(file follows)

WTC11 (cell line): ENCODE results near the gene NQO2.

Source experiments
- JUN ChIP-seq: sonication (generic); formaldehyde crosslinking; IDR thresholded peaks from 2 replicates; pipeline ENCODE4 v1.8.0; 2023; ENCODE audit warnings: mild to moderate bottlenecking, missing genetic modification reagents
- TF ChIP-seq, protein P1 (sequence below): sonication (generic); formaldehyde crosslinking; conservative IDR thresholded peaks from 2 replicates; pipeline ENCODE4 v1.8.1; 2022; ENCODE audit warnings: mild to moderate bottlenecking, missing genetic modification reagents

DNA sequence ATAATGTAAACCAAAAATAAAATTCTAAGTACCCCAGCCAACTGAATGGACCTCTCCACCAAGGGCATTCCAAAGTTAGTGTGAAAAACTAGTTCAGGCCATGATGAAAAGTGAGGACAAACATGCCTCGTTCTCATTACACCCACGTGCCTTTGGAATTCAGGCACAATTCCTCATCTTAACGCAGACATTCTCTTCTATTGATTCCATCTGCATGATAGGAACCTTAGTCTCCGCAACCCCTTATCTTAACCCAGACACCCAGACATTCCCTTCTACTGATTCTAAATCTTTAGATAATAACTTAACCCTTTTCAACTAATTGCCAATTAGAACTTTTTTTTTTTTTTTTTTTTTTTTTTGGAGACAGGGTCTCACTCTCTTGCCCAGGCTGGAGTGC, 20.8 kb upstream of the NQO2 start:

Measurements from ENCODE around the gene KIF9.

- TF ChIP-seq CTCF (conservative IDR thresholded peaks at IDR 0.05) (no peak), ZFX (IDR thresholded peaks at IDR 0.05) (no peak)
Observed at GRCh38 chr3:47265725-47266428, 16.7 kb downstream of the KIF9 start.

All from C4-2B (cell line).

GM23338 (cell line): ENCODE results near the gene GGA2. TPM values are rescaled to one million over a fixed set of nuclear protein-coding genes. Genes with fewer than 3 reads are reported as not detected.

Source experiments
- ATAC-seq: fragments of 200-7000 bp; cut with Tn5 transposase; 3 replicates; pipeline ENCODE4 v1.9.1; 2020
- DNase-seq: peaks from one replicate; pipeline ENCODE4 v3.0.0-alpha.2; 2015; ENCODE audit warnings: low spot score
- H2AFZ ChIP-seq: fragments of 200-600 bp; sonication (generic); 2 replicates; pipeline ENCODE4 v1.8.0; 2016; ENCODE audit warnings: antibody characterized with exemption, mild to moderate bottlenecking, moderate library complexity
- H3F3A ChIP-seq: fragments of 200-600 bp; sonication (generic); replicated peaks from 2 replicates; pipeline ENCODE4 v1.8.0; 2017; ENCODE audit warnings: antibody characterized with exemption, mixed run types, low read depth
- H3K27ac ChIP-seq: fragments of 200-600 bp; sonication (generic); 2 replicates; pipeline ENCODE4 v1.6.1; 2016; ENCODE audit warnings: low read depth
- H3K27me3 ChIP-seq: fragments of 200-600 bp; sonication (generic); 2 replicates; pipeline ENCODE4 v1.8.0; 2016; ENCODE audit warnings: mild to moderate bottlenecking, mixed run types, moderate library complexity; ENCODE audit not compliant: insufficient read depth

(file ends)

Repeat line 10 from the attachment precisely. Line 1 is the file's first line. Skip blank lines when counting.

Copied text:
GM23338 (cell line): ENCODE results near the gene GGA2. TPM values are rescaled to one million over a fixed set of nuclear protein-coding genes. Genes with fewer than 3 reads are reported as not detected.